annanotbob2's Diaryland Diary



Here I am in Sheffield Waterstones, part of the pre-workshop write-in. Doing it in Word, as last night’s post vanished into thin air. B, in real life, sat opposite me, writing, instead of being trapped in a tiny square in gallery view on a screen.
The grief event was very moving and comforting. The chapel in the cemetery was nothing like I’d imagined – the chapel itself had those massive column outside, like an ancient Greek monument, giving a sense of importance, more than a flat roofed modern building would have done. Inside there was a display of artefacts and work, words and images, people mooching around, others part of the exhibition, greeting me when I arrived. It was a bolt of shock to see my Sammie’s face, already there, part of it all. I didn’t know any of them but once you know you’re all there because you’ve lost someone you loved the normal barriers
The cemetery itself was utterly wonderful, abandoned to nature, forty years ago, then partially reclaimed – there will be photos when I get home and can add them – massive ancient trees towering into the sky, forming a lush green canopy, ornate Victorian gravestones partially hidden by ivy, lots of women’s stones with names like Flora Parkin. Lovely. Just that made me so glad I’d travelled here (tho also sad that I never made it when Ligia was here).
Then the exhibition closed, a cups of tea or beers all round, and then the reading. I went first, after B introduced the event, reading the poem about the grief swimmers, which choked me up a bit in places – like reading the names – we always start a swim by dedicating it to our lost children – which is not really my thing but H suggested it as it’s what she’s always done and the others like it so I go along – so I started the reading by saying their names: I’m reading this for my Sammie, for H’s Matthew, etc and it did feel so sad, so awful to have so many names, so many lost children. But I took a deep breath and on I went – I’d felt as if I was used to reading my work, having done so many workshops, but they’ve mostly been online or in mental health institutions with people I know – not the same as standing on a stage, speaking into a mike to a room full of strangers. When I looked up, there were quite a few eyes brimming over with tears – does that constitute success?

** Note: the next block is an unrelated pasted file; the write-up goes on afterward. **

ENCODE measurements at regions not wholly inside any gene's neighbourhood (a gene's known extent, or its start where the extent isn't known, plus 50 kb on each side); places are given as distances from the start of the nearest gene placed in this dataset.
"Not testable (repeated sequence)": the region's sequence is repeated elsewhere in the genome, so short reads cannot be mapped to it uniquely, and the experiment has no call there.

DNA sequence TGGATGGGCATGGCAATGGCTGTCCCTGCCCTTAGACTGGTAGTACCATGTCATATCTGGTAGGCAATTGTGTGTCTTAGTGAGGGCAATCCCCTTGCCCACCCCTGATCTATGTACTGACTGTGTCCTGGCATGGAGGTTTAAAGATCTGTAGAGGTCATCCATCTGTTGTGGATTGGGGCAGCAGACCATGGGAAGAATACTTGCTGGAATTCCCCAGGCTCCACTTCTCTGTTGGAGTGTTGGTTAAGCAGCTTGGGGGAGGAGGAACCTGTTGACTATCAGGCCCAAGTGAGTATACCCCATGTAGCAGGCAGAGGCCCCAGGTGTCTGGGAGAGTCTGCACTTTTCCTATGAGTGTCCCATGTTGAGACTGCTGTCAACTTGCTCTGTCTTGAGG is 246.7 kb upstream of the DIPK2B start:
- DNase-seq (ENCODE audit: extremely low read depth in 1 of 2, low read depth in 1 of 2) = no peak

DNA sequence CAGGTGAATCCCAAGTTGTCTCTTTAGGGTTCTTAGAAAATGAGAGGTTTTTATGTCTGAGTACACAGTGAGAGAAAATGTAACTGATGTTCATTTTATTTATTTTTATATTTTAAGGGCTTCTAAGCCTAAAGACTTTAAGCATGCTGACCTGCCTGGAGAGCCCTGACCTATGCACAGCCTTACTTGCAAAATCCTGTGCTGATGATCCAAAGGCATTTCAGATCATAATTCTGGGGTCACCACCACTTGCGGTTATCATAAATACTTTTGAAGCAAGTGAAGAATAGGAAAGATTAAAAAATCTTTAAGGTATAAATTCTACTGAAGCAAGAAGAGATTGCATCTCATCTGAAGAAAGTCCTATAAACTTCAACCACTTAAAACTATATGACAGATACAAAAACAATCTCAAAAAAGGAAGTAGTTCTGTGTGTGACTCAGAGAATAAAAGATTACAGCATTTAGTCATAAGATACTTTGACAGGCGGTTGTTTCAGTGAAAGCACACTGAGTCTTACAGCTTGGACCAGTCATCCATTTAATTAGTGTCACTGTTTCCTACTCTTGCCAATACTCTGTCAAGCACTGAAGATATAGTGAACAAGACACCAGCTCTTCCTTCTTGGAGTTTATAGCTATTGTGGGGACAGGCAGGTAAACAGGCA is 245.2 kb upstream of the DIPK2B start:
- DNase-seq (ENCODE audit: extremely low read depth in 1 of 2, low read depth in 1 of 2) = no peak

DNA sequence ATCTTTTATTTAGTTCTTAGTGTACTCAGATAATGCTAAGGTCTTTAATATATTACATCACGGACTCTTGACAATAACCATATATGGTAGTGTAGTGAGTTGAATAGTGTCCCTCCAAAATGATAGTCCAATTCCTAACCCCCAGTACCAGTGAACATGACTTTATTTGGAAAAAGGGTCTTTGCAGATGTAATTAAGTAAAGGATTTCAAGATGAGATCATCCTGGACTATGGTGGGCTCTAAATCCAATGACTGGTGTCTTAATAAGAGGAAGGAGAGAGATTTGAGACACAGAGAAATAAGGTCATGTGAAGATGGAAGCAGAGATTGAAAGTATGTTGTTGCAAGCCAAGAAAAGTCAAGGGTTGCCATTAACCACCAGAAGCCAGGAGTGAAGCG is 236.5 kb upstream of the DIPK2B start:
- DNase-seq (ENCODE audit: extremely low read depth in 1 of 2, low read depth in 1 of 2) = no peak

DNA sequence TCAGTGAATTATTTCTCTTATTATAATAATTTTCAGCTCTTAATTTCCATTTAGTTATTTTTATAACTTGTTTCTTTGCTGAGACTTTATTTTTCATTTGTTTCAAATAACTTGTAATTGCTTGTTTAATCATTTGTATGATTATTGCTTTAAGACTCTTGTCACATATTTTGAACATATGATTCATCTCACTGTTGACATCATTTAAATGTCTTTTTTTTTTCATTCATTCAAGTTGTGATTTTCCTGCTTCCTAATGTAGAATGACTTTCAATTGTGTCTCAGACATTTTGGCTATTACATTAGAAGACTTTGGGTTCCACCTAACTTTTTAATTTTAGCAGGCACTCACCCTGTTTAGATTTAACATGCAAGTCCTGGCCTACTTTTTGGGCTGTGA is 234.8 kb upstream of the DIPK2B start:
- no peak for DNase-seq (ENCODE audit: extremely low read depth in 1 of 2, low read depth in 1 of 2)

I went first so I could concentrate on the others who, as ever, were a motley bunch (which reminds me that H, a member of our Monday zoom group, came along during the day and she’d seen Motley Crew in concert the night before and her ears were still ringing). I was followed by A, a young person who started by saying “Hello, my name is A, I have autism, I am transgender and I am a Ukrainian refugee. What I read will be fiction but it is fiction from the truth of what happened.” Shocking tales, so much more than I can imagine surviving, let alone surviving into being a chirpy little soul, making a life in a foreign land, learning to speak and write a new language and use it so powerfully.

Now I’m on the train south, feeling a bit of a fraud writing on my laptop on a train, like I’ve seen a lot of smartly dressed young people doing, not so many scruffy old women in a dress they’ve been wearing since Sunday, with big fat wodges of tuna between their wobbly teeth. I missed the train I was booked on because I saw London, St Pancras, Platform 5 and headed straight there without checking which time train that was. There followed a sequence of events that could have been set to that godawful Benny Hill soundtrack as I lugged my self and my two bags up and down staircases in search of the right platform for the 13.37 to London. I finally got to the right place just as it pulled out and swore copiously, but the nice young woman in the high vis jacket and headphones scribbled a note on the back of my ticket saying “Please pass on 14.00 as lifts broken at Sheffield” and so far so good.
The workshop was great – so fab to just be sitting round a table, with a mixture of familiar faces from the zoom and a few new ones. It was a big group, twelve of us, so we were only able to do two pieces of writing as that’s a lot of reading out. One of the faces I recognized but hadn’t met in person before was A, who had brought characters from her work in progress to use with the prompts in the workshops, which inspired me to oik out Bella and Paul from the depths of my memory and reinvent them twenty years later. Though they’ve only aged about seven years. So it was great to see A and she was thrilled when I told her she’d inspired me and that I’ve written about 30,000 words since then. And now my battery is running down so I will save and go, having lost the entry I wrote last night. Laters xx

12:17 a.m. - 25.05.23


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